Mr. Cus interviews read aloud latest topic 48
Look at the text below. In 40 seconds, you must read this text aloud as naturally and as clearly as possible. You have 40 seconds to read aloud.
I have told the circumstances of the stranger’s arrival in Iping with a certain fulness of detail, in order that the curious impression he created may be understood by the reader. But excepting two odd incidents, the circumstances of his stay until the extraordinary day of the club festival may be passed over very cursorily. There were a number of skirmishes with Mrs. Hall on matters of domestic discipline, but in every case until late April, when the first signs of penury began he overrode her by the easy expedient of an extra payment.
The stranger did not go to church, and indeed made no difference between Sunday and the irreligious days, even in costume. He worked, as Mrs. Hall thought, very fitfully. Some days he would come down early and be continuously busy. On others he would rise late, pace his room fretting audibly for hours together, smoke, sleep in the armchair by the fire. Communication with the world beyond the village he had none.
Mr. Chap rarely went abroad by daylight, but at twilight, he would go out muffled up invisibly, whether the weather was cold or not, and he chose the loneliest paths and those most overshadowed by trees and banks. His goggling spectacles and ghastly bandaged face under the penthouse of his hat came with a disagreeable suddenness out of the darkness upon one or two home-going laborers.
It was inevitable that a person of so remarkable an appearance and bearing should form a frequent topic in such a village as Iping. The opinion was greatly divided about this occupation. Mrs. Hall was sensitive on the point. When questioned she explained very carefully that he was an experimental investigator, going gingerly over the syllables as one who dreads pitfalls. When asked what an experimental investigator was, she would say with a touch of superiority that most educated people knew such things as that, and would thus explain that he discovered things.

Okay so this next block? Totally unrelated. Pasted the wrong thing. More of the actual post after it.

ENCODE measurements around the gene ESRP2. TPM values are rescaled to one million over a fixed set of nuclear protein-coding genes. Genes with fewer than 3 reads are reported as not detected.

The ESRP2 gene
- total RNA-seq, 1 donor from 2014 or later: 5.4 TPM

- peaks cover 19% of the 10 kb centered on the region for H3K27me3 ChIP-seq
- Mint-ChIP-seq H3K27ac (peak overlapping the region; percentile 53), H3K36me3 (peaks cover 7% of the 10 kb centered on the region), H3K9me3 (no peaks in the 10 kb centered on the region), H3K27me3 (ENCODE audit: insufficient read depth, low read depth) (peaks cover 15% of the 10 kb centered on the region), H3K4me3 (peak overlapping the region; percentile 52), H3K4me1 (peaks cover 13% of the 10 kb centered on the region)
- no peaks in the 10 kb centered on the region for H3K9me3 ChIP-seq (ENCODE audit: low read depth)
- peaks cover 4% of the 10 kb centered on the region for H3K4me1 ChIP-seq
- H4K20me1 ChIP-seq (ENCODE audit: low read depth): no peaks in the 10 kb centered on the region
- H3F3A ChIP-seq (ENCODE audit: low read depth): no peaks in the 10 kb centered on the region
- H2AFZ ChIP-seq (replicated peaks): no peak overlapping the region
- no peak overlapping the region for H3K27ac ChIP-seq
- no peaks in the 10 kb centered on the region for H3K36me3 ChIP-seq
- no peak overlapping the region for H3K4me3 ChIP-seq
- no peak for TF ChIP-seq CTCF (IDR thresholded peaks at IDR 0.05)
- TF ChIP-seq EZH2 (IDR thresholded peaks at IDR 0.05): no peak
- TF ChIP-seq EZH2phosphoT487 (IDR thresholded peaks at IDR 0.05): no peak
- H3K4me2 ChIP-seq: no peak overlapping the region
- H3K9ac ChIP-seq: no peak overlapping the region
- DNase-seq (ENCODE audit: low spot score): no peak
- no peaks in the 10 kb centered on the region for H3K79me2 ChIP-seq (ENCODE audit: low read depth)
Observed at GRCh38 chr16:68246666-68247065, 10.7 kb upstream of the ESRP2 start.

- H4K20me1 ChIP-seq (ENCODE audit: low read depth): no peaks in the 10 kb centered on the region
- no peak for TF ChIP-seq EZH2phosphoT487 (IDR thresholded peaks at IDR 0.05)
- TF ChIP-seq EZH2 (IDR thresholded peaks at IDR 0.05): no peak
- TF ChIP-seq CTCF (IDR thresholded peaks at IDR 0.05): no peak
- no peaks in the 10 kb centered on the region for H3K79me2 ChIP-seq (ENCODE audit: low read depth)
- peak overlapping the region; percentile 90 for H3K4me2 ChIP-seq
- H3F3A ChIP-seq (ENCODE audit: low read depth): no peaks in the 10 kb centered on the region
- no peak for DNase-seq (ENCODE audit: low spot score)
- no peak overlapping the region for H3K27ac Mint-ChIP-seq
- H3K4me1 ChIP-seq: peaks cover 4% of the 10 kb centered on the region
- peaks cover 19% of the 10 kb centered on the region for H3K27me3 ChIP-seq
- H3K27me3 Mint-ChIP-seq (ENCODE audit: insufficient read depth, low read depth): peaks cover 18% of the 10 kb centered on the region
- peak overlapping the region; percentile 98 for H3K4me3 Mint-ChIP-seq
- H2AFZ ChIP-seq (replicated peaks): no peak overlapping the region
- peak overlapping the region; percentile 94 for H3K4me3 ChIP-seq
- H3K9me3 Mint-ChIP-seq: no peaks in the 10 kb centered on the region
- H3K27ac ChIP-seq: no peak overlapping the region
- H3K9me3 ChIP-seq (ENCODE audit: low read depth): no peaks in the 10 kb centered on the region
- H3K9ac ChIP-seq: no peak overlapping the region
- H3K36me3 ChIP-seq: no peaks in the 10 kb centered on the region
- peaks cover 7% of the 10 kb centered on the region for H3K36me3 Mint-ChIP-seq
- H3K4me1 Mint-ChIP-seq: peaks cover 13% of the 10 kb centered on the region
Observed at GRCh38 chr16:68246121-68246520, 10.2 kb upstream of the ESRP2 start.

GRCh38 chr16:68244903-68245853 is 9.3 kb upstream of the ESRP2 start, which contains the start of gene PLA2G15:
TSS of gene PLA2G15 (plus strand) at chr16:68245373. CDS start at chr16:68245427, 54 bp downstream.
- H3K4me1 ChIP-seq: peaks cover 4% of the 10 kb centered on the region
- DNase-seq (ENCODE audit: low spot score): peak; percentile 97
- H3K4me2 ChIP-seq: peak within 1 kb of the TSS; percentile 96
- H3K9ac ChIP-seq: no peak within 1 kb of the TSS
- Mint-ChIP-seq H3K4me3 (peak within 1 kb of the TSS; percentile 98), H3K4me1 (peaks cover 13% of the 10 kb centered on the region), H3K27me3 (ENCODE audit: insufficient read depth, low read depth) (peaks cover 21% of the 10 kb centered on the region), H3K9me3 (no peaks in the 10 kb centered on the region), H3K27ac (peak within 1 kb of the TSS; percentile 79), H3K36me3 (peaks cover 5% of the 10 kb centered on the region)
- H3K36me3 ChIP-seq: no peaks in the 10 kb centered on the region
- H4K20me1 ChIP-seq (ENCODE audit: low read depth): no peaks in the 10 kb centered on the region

Out of her hearing, there was a view largely entertained that he was a criminal trying to escape from justice by wrapping himself up so as to conceal himself altogether from the eye of the police. This idea sprang from the brain of Mr. Teddy Henfrey. No crime of any magnitude dating from the middle or end of February was known to have occurred. Elaborated in the imagination of Mr. Gould, the probationary assistant in the National School, this theory took the form that the stranger was undertaken such detective operations as his time permitted.
Another school of opinion followed Mr. Fearenside, and either accepted the piebald view or some modification of it; as, for instance, Silas Durgan, who was heard to assert that “if he chooses to show itself at fairs he’d make his fortune in no time,” and being a bit of a theologian, compared the stranger to the man with the one talent, Yet another view explained the entire matter by regarding the stranger as a harmless lunatic. That had the advantage of accounting for everything straight away.
The frantic gesticulations they surprised now and then, the headlong pace after nightfall that swept him upon them round quiet corners, the inhuman bludgeoning of all tentative advances of curiosity, the taste for twilight that led to the closing of door, the pulling down of blinds, the extinction of candles and lamps – who could agree with such goings on? They drew aside as he passed down the village and when he had gone by, young humourists would up with coat-collars and down with hat brims and go pacing nervously after him.
Cuss, the general practitioner, was devoured by curiosity. The bandages excited his professional interest, the report of the thousand and one bottles aroused his jealous regard. All through April and May, he covered an opportunity of talking to the stranger, and at last, towards Whitsuntide, he could stand it no longer, but hit upon the subscription-list for a village nurse as an excuse. He was surprised to find that Mr. Hall did not know his guest’s name.